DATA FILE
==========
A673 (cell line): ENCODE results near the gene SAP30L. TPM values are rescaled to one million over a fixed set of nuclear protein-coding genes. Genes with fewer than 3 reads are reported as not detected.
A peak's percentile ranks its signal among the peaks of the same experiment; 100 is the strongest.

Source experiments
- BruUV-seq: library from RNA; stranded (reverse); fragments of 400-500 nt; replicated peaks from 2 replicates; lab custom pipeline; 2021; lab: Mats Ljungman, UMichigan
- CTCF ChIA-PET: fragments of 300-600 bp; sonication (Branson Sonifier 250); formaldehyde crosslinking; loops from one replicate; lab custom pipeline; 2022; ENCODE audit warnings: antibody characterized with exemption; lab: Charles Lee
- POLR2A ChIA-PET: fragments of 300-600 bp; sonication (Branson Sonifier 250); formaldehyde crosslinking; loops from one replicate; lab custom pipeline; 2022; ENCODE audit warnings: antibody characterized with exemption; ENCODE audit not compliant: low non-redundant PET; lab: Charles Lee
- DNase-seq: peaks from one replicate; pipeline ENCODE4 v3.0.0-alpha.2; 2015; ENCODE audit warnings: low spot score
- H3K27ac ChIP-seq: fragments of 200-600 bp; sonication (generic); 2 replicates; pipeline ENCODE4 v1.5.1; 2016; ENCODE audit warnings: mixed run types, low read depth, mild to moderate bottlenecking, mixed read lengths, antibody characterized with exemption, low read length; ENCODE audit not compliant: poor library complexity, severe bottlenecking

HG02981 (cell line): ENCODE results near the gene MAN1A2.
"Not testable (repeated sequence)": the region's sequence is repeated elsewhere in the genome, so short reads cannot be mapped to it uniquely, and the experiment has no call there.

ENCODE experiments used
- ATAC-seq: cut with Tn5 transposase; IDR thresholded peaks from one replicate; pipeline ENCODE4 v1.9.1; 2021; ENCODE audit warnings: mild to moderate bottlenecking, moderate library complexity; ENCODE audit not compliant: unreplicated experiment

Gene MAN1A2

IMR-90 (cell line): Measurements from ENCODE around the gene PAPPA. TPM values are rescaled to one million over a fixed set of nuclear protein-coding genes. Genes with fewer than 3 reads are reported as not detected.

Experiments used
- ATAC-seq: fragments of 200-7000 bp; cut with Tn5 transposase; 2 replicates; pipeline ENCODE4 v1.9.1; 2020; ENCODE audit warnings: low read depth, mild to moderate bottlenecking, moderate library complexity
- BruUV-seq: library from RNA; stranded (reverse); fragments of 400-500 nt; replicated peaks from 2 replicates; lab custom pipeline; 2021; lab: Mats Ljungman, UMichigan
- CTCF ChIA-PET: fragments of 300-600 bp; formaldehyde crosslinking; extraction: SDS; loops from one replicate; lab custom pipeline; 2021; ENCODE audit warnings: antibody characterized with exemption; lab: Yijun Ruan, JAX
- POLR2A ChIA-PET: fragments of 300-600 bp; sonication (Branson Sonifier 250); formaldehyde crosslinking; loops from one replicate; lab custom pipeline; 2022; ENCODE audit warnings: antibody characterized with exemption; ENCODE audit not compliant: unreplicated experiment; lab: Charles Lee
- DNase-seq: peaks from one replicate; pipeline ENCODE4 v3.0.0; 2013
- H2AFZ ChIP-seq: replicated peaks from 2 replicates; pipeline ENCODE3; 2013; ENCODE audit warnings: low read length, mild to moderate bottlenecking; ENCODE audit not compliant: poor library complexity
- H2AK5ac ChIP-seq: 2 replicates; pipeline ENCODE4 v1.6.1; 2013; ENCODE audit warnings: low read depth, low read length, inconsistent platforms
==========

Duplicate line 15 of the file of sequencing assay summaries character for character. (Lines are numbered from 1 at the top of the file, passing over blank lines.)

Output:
Experiments used